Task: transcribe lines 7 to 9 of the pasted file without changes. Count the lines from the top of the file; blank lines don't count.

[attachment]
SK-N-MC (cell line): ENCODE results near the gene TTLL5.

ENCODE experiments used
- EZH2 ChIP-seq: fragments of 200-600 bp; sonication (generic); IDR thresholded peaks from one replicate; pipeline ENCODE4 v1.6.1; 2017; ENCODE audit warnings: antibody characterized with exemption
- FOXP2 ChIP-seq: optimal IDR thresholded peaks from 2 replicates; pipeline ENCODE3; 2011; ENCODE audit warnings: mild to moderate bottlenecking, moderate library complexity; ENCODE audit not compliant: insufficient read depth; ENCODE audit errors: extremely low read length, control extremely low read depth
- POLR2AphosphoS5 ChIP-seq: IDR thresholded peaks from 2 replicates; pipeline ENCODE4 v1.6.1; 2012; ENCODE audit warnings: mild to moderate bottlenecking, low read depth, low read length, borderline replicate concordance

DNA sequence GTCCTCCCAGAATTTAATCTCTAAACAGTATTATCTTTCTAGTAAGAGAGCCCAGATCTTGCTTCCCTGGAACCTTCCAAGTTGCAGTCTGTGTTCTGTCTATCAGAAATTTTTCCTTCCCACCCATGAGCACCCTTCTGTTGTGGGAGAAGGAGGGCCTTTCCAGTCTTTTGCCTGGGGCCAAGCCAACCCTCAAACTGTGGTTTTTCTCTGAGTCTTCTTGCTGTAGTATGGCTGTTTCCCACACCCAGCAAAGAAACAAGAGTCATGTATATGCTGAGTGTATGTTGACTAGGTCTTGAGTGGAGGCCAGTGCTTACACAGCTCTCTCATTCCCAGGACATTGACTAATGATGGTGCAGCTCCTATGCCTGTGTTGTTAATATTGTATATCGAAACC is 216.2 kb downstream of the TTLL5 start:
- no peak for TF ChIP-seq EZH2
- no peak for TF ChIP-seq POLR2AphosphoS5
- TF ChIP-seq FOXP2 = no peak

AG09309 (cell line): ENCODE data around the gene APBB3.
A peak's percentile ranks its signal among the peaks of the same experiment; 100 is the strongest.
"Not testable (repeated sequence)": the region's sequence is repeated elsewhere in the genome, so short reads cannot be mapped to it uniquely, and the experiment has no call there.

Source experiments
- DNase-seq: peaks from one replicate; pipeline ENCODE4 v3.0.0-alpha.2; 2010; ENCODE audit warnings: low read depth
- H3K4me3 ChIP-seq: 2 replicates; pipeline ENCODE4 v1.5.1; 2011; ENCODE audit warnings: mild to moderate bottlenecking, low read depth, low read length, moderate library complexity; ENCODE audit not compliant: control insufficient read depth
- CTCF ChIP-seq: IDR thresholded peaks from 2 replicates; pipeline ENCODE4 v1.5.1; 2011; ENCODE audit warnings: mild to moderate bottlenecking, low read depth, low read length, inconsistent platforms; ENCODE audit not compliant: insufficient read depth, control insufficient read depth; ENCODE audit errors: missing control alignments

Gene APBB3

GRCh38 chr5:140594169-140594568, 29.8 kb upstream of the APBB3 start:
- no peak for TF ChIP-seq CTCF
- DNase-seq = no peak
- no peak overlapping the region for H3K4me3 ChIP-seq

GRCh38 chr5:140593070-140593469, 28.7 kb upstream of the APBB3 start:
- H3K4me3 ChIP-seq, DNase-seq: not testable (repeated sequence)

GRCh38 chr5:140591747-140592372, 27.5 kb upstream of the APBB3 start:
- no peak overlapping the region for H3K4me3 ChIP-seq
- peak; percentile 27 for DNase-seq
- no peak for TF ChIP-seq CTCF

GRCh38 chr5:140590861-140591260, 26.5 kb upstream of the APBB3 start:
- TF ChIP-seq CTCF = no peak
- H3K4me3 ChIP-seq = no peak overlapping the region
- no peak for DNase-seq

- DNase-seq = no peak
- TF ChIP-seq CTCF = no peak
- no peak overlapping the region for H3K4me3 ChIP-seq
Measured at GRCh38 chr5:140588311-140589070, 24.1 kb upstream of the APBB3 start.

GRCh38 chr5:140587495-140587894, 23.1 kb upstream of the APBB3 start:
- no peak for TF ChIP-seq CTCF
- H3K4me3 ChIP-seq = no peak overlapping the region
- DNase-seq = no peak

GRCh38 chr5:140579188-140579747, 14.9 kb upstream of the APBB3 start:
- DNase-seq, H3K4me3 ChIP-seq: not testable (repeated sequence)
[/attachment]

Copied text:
- no peak for TF ChIP-seq EZH2
- no peak for TF ChIP-seq POLR2AphosphoS5
- TF ChIP-seq FOXP2 = no peak